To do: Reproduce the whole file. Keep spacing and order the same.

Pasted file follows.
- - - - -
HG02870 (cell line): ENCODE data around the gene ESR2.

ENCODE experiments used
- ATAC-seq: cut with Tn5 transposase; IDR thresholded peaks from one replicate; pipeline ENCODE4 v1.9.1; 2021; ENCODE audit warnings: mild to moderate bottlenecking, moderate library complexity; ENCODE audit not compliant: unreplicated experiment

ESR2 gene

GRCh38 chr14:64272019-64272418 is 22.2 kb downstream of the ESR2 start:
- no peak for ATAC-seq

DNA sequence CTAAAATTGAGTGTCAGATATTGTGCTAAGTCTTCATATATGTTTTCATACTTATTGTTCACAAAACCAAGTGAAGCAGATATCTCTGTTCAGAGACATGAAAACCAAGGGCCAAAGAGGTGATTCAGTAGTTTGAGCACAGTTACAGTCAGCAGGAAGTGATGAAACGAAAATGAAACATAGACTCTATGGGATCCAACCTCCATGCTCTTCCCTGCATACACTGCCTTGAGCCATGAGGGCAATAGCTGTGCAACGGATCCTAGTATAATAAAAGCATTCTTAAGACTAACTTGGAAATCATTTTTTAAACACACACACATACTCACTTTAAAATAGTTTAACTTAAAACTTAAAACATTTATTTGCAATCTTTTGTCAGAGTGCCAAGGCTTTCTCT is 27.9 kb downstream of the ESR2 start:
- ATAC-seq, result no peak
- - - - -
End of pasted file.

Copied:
HG02870 (cell line): ENCODE data around the gene ESR2.

ENCODE experiments used
- ATAC-seq: cut with Tn5 transposase; IDR thresholded peaks from one replicate; pipeline ENCODE4 v1.9.1; 2021; ENCODE audit warnings: mild to moderate bottlenecking, moderate library complexity; ENCODE audit not compliant: unreplicated experiment

ESR2 gene

GRCh38 chr14:64272019-64272418 is 22.2 kb downstream of the ESR2 start:
- no peak for ATAC-seq

DNA sequence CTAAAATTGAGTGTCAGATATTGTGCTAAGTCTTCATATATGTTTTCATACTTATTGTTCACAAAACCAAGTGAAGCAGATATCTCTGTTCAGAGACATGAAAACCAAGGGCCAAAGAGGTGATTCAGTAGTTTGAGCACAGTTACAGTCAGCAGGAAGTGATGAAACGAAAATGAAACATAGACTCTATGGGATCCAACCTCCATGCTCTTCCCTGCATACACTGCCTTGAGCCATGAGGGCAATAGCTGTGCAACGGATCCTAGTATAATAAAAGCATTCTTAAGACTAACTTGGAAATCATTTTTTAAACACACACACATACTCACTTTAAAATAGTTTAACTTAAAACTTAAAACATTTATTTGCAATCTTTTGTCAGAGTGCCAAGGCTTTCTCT is 27.9 kb downstream of the ESR2 start:
- ATAC-seq, result no peak